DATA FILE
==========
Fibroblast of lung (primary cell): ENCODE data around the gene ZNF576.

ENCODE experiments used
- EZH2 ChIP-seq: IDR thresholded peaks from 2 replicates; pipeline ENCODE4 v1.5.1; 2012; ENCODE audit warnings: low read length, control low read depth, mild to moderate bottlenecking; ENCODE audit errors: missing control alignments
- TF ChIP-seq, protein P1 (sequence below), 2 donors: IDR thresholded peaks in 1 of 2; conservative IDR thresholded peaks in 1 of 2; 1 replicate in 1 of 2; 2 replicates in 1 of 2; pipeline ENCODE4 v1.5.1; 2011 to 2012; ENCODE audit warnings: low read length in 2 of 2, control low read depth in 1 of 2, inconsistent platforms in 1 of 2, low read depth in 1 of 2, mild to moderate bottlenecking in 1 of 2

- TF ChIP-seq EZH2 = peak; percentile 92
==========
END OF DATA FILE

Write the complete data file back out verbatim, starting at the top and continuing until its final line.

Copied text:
Fibroblast of lung (primary cell): ENCODE data around the gene ZNF576.

ENCODE experiments used
- EZH2 ChIP-seq: IDR thresholded peaks from 2 replicates; pipeline ENCODE4 v1.5.1; 2012; ENCODE audit warnings: low read length, control low read depth, mild to moderate bottlenecking; ENCODE audit errors: missing control alignments
- TF ChIP-seq, protein P1 (sequence below), 2 donors: IDR thresholded peaks in 1 of 2; conservative IDR thresholded peaks in 1 of 2; 1 replicate in 1 of 2; 2 replicates in 1 of 2; pipeline ENCODE4 v1.5.1; 2011 to 2012; ENCODE audit warnings: low read length in 2 of 2, control low read depth in 1 of 2, inconsistent platforms in 1 of 2, low read depth in 1 of 2, mild to moderate bottlenecking in 1 of 2

- TF ChIP-seq EZH2 = peak; percentile 92